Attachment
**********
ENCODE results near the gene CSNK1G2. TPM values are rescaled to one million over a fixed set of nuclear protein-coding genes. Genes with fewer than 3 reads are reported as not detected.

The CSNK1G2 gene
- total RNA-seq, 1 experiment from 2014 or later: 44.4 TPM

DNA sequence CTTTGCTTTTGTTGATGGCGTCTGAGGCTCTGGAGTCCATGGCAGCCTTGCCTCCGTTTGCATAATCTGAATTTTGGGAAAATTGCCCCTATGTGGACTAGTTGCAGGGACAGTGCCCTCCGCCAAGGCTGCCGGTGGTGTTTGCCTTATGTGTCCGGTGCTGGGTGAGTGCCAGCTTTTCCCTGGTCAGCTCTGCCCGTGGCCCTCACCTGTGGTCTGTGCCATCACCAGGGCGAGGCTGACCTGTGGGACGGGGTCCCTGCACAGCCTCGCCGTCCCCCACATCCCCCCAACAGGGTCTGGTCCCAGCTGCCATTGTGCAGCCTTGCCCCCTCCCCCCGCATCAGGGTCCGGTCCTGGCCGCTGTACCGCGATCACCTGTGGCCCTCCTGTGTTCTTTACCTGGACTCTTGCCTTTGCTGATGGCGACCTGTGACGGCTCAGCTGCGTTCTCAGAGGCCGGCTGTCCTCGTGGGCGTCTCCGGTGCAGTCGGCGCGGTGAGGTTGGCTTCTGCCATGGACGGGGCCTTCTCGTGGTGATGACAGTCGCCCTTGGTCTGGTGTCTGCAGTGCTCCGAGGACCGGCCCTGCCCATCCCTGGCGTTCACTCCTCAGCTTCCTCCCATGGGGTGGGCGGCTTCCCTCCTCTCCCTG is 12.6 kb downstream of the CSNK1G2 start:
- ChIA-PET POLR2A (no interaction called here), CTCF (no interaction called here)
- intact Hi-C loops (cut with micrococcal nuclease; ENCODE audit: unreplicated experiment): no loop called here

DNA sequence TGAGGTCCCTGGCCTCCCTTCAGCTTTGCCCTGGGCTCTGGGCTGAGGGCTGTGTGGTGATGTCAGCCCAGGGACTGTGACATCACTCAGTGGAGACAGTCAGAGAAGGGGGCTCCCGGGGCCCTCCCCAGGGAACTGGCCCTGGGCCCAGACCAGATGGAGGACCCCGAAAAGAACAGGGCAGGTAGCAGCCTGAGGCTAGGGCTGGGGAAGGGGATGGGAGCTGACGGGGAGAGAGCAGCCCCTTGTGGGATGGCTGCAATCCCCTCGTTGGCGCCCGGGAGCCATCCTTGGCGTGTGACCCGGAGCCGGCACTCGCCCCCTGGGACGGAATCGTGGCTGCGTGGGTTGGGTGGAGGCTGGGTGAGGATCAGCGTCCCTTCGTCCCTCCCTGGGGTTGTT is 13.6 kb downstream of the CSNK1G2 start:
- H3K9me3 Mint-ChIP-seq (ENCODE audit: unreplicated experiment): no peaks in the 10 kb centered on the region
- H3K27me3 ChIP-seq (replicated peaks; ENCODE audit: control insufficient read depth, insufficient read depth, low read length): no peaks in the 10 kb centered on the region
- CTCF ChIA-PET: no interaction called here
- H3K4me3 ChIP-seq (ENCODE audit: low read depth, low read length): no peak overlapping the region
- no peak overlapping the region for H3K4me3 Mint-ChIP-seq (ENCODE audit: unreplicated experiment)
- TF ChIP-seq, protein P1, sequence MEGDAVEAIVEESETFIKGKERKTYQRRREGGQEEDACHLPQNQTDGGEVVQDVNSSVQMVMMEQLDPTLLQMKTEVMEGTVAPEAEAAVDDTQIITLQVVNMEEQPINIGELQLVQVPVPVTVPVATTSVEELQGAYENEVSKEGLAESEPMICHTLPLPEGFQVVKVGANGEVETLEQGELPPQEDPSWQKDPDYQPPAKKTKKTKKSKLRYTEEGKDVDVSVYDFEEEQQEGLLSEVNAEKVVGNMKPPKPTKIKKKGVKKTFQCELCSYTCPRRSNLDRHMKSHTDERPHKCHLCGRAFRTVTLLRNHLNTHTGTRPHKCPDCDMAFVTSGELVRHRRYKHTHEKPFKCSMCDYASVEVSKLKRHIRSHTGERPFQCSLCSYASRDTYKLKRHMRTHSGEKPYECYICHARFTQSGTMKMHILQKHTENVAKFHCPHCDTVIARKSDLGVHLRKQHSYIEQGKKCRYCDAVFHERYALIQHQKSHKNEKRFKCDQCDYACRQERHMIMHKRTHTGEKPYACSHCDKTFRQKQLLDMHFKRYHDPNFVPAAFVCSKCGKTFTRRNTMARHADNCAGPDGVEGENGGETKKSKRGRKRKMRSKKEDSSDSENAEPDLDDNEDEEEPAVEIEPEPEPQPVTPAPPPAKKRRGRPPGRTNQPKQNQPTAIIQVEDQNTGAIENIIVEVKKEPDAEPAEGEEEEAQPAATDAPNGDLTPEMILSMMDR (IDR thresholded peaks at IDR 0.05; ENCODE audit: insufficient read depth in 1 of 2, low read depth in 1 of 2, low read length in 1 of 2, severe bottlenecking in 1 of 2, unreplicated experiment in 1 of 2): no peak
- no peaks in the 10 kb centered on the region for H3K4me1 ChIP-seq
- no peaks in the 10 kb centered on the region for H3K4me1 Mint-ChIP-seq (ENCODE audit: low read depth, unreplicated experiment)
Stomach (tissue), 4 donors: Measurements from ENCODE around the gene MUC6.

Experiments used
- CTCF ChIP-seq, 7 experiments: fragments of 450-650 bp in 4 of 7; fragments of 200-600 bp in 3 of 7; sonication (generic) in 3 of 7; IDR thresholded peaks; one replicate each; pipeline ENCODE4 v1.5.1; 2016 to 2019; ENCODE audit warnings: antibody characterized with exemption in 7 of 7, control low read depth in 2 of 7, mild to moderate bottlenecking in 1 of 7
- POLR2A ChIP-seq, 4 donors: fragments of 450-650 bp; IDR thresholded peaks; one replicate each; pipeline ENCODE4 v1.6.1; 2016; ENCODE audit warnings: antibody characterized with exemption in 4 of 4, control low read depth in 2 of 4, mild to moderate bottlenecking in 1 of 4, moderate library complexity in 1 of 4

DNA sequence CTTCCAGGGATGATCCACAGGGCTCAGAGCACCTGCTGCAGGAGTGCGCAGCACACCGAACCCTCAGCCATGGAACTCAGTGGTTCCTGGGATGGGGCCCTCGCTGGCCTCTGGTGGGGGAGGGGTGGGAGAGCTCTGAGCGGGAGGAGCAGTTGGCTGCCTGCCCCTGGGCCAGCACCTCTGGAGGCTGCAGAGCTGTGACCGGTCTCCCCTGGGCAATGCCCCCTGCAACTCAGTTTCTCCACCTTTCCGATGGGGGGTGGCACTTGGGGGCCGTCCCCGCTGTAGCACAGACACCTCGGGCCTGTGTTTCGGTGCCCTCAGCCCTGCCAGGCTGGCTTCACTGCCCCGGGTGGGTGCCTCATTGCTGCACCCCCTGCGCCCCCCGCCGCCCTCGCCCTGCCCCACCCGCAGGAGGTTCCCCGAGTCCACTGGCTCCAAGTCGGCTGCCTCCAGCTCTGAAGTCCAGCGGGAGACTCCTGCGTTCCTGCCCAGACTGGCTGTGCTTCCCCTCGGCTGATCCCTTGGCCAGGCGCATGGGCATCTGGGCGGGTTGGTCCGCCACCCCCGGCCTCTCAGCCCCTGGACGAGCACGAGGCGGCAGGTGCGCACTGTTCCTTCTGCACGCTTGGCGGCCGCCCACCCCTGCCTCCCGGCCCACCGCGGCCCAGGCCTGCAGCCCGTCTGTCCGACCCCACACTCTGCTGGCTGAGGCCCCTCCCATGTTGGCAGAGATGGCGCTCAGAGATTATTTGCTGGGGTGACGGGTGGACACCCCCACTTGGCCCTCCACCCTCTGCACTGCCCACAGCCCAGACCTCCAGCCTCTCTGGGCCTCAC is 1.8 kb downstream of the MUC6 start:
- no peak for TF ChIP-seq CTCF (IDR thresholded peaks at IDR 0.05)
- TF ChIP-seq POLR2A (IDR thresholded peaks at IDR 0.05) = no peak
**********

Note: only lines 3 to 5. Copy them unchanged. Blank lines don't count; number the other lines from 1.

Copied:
- total RNA-seq, 1 experiment from 2014 or later: 44.4 TPM

DNA sequence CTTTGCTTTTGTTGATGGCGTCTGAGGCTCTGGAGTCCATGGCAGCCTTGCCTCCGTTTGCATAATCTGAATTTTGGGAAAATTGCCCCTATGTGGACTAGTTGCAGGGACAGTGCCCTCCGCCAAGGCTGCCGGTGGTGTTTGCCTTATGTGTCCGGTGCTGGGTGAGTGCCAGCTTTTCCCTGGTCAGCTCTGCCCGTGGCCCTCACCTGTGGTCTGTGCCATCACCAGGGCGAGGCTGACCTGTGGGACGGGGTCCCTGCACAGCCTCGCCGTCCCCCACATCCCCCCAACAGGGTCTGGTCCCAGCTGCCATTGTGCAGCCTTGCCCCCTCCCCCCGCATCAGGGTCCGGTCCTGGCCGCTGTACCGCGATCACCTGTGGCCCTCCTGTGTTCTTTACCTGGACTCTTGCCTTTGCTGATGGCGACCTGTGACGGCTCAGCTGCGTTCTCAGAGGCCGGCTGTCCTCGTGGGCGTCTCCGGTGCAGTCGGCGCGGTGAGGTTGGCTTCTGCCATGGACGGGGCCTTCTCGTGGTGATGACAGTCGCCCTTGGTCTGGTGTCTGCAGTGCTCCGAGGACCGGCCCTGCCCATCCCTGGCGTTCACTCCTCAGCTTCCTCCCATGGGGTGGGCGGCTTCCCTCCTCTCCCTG is 12.6 kb downstream of the CSNK1G2 start:
- ChIA-PET POLR2A (no interaction called here), CTCF (no interaction called here)